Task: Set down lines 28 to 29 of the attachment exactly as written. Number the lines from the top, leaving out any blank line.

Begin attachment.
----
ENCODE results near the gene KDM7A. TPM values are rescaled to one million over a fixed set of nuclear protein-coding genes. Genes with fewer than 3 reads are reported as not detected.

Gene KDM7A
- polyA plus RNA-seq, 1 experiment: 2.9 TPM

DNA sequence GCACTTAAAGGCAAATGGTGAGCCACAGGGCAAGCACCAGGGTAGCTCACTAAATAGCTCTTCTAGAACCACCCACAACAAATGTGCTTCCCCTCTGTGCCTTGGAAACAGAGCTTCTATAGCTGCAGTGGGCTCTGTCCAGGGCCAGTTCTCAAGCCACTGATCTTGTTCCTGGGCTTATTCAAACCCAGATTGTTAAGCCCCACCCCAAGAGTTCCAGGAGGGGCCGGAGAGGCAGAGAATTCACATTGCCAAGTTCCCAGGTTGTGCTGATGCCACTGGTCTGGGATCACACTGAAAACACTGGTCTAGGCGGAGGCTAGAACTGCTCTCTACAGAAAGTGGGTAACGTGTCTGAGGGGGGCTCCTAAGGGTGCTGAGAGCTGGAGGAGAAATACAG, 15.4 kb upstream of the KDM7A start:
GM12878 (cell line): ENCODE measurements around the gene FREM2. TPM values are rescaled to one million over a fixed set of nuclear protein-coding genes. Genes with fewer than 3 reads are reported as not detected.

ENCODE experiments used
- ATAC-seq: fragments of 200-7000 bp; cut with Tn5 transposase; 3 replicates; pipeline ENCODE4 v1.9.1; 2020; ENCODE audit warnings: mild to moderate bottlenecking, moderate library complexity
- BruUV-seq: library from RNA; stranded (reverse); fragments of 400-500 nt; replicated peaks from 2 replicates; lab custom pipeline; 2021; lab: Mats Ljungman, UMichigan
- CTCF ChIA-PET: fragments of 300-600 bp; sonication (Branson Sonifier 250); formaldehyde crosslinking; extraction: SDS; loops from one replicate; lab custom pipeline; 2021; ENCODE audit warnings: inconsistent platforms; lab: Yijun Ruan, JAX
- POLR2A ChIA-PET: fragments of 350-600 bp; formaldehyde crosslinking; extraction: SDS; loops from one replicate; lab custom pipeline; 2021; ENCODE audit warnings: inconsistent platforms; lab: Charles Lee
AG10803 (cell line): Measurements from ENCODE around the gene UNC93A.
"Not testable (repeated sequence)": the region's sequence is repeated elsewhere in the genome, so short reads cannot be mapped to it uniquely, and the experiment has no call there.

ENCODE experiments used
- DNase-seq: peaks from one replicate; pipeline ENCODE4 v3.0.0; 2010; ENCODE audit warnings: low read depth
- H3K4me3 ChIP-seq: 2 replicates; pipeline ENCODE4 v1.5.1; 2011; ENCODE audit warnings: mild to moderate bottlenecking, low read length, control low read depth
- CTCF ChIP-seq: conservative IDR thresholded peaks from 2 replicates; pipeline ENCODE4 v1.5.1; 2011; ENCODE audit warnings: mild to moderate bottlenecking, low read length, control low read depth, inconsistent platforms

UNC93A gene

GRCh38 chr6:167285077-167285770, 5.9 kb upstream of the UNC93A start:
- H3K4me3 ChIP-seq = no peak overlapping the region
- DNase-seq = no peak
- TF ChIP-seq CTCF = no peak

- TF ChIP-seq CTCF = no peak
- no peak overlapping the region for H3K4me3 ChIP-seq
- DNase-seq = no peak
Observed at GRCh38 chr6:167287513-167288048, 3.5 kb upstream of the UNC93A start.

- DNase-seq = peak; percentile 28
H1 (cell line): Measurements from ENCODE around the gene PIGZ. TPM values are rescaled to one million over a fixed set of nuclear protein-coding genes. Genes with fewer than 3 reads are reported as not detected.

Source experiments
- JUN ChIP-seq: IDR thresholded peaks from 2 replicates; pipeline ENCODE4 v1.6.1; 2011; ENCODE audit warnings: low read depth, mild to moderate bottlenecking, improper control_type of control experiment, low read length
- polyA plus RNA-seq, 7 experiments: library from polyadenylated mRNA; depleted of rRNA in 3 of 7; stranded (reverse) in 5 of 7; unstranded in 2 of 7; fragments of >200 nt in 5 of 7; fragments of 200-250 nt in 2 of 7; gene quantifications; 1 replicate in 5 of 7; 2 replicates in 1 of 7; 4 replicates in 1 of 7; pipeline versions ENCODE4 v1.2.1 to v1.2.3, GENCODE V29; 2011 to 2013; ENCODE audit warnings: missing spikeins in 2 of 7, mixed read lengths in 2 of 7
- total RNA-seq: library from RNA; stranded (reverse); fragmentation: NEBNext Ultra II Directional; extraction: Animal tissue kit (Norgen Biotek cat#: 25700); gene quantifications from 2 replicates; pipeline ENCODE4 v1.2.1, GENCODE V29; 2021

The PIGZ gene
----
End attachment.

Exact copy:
Source experiments
- JUN ChIP-seq: IDR thresholded peaks from 2 replicates; pipeline ENCODE4 v1.6.1; 2011; ENCODE audit warnings: low read depth, mild to moderate bottlenecking, improper control_type of control experiment, low read length